This is a great question. Certainly, I don't doubt the physical toll that the journey and the entire notion of living took on those migrants in the work. Steinbeck brings this physicality out in the description of the trials, the land, and the natural conditions that made life so difficult. Yet, I think that it is the spiritual condition that Steinbeck highlights in such stark detail. The primary theme of the redemption in hope and its sustenance through the darkest of hours is of vital importance to the novel. Consider Ma's words to this point:
Use’ ta be the fambly was fust. It ain’t so now. It’s anybody. Worse off we get, the more we got to do.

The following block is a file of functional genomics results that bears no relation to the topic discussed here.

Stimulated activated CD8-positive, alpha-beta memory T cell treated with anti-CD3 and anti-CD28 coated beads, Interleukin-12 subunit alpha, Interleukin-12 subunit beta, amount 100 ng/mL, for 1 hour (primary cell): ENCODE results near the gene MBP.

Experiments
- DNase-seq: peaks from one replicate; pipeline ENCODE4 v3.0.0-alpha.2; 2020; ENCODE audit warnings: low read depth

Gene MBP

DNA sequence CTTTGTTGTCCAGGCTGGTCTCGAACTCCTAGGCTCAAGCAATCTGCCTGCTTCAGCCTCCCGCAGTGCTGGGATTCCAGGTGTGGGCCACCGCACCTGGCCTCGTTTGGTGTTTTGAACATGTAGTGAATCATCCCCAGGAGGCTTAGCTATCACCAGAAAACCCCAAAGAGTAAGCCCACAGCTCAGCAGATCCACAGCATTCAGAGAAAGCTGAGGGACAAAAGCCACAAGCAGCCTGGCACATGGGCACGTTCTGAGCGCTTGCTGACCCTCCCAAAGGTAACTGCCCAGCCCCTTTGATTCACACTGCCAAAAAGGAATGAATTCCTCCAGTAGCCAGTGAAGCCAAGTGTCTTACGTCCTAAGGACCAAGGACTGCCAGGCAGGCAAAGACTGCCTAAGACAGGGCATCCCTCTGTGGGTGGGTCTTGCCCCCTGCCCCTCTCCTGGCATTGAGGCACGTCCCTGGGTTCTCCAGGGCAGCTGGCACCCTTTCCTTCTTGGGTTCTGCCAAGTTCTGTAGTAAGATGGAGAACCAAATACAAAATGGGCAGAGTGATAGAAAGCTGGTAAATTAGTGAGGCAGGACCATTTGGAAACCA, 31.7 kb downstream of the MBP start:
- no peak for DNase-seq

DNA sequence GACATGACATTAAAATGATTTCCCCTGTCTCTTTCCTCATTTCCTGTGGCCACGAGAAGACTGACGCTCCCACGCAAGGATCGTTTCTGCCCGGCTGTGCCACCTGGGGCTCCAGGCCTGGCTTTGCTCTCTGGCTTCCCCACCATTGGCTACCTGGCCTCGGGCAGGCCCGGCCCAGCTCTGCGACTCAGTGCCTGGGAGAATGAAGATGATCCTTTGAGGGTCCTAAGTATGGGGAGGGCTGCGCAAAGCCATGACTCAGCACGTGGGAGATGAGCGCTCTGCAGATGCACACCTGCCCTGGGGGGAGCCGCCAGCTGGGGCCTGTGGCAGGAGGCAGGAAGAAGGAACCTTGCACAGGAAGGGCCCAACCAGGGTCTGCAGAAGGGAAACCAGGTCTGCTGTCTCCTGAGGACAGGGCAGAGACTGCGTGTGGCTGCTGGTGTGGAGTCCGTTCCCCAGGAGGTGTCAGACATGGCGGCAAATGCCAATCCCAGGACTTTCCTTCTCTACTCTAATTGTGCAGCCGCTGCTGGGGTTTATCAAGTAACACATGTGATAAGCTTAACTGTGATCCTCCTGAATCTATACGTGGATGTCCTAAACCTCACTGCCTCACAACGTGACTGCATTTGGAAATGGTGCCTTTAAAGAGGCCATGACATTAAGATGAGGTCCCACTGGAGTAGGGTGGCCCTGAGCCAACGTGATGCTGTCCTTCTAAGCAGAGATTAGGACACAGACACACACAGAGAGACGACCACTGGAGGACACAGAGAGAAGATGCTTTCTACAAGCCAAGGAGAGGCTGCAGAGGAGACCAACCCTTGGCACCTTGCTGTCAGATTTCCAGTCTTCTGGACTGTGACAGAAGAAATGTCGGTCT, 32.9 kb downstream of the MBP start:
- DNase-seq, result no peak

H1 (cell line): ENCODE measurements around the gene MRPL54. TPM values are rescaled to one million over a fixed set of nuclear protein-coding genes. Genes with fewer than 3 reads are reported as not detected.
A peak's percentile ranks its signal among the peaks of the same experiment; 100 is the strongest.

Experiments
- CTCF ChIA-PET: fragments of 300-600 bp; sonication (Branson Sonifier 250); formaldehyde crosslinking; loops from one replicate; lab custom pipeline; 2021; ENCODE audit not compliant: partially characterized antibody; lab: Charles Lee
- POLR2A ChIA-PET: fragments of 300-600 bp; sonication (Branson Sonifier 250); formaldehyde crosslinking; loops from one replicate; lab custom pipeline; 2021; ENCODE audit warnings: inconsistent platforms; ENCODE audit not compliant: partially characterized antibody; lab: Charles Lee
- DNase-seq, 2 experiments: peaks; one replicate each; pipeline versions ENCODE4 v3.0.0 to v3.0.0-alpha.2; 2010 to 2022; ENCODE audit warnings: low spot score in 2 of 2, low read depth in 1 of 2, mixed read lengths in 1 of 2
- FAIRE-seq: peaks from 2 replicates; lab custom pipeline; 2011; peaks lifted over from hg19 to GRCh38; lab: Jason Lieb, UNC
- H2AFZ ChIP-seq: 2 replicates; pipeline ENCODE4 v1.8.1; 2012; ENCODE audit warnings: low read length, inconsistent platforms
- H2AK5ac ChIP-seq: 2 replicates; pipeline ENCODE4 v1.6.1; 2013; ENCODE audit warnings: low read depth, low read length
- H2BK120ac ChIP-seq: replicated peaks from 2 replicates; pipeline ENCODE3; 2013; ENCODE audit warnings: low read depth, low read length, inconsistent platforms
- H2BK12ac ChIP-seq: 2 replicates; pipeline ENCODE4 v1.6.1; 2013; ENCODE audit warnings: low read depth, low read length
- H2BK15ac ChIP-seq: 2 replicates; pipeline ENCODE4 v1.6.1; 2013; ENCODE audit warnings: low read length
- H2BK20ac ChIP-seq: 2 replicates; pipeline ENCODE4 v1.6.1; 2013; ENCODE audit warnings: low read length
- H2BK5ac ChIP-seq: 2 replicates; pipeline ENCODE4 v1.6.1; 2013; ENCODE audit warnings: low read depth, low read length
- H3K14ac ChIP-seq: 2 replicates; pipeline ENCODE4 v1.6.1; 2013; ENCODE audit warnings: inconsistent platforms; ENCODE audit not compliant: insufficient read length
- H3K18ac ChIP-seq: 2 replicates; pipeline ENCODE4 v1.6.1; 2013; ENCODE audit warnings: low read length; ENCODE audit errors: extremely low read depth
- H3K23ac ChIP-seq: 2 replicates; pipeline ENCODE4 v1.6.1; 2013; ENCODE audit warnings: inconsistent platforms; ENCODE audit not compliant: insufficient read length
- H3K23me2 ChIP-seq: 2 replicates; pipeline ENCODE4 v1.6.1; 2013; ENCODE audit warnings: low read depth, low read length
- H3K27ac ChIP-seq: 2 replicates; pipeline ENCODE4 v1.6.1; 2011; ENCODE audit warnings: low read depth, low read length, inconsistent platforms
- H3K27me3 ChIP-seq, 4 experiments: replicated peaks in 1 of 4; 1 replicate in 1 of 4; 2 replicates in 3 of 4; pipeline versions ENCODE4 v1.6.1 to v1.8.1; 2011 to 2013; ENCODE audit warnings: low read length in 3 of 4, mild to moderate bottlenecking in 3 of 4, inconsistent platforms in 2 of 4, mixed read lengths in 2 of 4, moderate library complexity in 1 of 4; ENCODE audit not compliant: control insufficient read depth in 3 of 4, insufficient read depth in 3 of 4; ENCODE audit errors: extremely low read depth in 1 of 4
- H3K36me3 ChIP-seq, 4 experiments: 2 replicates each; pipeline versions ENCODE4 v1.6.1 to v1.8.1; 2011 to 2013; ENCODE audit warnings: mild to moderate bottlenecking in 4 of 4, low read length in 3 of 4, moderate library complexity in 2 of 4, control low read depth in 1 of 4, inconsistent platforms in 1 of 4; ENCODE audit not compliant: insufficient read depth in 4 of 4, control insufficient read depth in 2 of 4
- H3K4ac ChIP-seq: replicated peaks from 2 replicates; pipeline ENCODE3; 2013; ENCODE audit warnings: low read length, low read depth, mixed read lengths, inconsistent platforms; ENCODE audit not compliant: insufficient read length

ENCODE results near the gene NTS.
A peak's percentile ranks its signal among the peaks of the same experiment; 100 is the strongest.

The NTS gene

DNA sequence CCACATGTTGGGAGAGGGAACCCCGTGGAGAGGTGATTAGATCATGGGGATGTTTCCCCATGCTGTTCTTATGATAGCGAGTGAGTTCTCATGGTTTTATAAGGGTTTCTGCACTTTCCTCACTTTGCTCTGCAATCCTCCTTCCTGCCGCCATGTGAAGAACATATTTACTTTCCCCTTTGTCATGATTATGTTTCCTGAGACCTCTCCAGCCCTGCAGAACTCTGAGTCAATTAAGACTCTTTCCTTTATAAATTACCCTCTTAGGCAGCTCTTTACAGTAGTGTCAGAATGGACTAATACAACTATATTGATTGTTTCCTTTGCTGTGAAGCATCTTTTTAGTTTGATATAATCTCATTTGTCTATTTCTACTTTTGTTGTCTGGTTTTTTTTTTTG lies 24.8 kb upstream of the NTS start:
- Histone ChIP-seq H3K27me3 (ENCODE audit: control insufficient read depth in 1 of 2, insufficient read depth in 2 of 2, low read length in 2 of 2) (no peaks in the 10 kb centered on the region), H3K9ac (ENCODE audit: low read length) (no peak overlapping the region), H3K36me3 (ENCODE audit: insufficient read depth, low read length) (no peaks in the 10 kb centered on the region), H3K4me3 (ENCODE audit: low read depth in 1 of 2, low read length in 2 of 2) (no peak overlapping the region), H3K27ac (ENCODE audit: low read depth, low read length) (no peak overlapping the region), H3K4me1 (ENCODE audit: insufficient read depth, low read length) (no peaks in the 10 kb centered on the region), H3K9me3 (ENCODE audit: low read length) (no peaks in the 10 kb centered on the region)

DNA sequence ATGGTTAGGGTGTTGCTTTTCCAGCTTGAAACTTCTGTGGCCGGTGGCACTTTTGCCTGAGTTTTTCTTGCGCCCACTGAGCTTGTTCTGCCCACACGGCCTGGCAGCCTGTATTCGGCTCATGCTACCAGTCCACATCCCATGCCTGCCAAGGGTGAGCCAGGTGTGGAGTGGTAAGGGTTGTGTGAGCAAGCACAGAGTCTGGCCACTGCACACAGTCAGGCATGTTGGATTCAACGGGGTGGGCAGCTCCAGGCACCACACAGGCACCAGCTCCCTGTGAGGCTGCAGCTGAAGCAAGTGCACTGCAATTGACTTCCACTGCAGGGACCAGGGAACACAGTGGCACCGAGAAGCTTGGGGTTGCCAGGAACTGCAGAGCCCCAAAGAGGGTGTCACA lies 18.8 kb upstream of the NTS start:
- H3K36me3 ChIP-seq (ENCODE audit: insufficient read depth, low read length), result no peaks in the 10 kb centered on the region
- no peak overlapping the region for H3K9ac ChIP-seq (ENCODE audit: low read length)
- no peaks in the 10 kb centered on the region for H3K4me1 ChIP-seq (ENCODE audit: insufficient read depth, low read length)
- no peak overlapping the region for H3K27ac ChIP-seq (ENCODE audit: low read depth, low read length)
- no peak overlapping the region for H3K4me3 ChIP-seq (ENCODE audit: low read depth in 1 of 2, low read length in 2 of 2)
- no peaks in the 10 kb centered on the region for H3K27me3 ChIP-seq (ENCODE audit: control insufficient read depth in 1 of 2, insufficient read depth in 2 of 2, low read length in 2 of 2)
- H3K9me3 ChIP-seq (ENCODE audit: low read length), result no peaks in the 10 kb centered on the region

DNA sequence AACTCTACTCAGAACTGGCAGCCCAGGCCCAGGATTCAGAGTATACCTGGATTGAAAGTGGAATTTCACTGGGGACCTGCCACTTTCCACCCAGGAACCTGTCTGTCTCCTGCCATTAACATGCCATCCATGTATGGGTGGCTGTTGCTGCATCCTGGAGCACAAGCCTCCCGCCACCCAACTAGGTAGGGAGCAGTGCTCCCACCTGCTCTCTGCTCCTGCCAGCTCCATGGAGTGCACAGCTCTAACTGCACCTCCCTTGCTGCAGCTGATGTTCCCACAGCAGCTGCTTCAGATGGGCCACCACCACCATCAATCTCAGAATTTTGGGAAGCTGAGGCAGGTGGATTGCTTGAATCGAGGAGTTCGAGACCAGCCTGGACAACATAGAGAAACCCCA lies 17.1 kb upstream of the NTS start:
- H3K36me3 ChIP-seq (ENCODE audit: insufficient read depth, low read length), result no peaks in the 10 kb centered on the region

This idea of "the more we got to do" is a great statement of how the spiritual challenge to sustain hope and the connection to other human beings is the toughest element in the most physical of demanding conditions. There is physical difficulty, but it is this need to prevent acquiescing to the most base of conditions. It is the need to see things as they should be, as opposed to what is. These are spiritually challenging elements and the fact that the family continues to have hope and continues to demonstrate it becomes a testament to how spiritual faith is the base of all else. The physical challenges become cradled in how one demonstrates a spiritual connection to such elements.